Hey, it seems that we just created a servable, which is TensorFlow Serving speak for objects that clients use to perform computations. It’s time to actually serve that servable. But, how does serving generally work in TensorFlow? In a nutshell, TensorFlow Serving consists of five components that are depicted in the illustration below: Servables, Loaders, Sources, Manager, and Core. They work together as follows: we run a model server telling the manager the source it should listen to such that it may explore new servables. In our case, we use a file system for that. When we save a model to that file system, the source notifies the manager about a newly detected servable which makes it an aspired version. The source provides a loader that tells the manager the resources it requires to load the model. The manager, handling requests meanwhile, decides if and when to load the model. Depending on the version policy it may unload an older version or keep it. After successfully loading the model the manager can start serving client requests returning handles to the very new servable or other versions, if explicitly requested by the client. Clients can use either gRPC or REST to send inference queries.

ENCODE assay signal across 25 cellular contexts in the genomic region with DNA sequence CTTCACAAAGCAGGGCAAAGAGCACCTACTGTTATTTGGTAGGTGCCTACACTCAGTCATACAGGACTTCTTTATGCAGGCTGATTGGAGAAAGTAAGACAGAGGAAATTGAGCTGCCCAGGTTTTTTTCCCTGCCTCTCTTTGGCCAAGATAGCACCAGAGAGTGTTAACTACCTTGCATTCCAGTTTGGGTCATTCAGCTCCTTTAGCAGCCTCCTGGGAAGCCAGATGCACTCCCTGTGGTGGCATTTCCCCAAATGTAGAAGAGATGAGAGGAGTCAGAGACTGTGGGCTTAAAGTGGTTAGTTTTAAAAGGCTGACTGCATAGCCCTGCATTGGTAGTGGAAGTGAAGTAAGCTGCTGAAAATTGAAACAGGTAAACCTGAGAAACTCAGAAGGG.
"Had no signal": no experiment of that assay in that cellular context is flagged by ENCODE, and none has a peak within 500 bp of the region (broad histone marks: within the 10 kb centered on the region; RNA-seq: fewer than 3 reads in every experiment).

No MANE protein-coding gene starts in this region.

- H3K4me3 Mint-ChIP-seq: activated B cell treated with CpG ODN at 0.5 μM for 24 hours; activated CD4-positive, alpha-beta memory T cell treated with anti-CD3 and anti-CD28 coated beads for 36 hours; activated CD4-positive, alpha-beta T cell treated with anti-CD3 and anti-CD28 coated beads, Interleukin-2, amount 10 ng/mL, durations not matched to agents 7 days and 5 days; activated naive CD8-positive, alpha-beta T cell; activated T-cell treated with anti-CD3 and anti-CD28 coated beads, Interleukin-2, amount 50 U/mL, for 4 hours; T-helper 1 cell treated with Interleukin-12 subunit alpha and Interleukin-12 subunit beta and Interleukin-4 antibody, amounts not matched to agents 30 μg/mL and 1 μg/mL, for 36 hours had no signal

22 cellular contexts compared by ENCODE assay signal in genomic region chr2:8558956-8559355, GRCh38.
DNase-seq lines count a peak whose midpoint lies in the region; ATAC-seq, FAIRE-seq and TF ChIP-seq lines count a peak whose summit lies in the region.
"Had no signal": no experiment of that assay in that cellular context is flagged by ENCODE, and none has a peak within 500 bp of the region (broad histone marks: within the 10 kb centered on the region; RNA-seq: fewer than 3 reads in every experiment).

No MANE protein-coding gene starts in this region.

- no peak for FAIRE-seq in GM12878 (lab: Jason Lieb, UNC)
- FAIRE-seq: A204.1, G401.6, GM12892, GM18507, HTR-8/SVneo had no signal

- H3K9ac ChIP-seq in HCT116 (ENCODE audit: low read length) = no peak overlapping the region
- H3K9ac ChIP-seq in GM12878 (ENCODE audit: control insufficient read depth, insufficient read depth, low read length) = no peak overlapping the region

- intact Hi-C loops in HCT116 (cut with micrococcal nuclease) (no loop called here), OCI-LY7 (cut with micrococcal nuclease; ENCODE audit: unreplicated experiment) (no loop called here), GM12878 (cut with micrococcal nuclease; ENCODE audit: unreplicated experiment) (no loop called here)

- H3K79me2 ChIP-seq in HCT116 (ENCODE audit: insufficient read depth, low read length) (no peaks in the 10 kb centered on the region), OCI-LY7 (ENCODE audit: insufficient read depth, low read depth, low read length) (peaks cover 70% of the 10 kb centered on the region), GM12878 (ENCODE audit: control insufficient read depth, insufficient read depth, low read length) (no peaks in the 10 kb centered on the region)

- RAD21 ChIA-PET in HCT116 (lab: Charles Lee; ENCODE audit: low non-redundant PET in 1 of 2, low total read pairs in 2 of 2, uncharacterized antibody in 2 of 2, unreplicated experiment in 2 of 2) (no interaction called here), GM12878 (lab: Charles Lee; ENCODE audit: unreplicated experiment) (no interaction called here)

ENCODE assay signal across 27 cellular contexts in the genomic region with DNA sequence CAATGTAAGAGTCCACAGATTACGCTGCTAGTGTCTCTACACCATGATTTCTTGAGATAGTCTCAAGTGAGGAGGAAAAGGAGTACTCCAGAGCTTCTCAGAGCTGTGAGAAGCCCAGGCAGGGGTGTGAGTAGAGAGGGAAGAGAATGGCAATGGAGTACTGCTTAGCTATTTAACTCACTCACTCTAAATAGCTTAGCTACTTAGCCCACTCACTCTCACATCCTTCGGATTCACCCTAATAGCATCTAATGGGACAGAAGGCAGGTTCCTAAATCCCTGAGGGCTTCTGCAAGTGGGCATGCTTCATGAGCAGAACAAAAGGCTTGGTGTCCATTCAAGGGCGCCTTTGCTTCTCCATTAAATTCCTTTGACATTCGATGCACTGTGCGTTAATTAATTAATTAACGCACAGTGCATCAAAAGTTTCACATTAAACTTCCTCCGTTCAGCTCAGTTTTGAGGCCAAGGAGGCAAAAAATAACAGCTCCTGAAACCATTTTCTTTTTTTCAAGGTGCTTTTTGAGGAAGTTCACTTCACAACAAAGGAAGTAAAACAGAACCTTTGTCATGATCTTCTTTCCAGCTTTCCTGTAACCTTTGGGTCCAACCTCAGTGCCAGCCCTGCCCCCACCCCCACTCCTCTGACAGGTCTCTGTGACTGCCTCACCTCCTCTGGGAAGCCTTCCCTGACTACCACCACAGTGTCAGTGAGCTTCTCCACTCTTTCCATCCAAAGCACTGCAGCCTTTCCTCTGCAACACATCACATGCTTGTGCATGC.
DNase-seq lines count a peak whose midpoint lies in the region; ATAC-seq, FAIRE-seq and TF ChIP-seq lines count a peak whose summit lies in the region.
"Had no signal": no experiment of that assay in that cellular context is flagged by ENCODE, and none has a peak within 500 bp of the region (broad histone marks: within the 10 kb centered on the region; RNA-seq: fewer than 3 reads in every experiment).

Tensorflow serving architecture

So far, so good—let’s practice again: having Docker installed, we pull the TF Serving container image with docker pull tensorflow/serving and simply start the model server with the following command:

This starts the dockerized model server and publishes its port 8501 to the same on our host machine. This port offers a REST API for our model. In addition, we mount the directory (source) where we like to save our servables into the container (target). Thus, every time we export newer model versions, TF serving recognizes them within the container and triggers the load process. We can now directly see the serving process and the tasks done by core, manager and loader.

Test the Model Server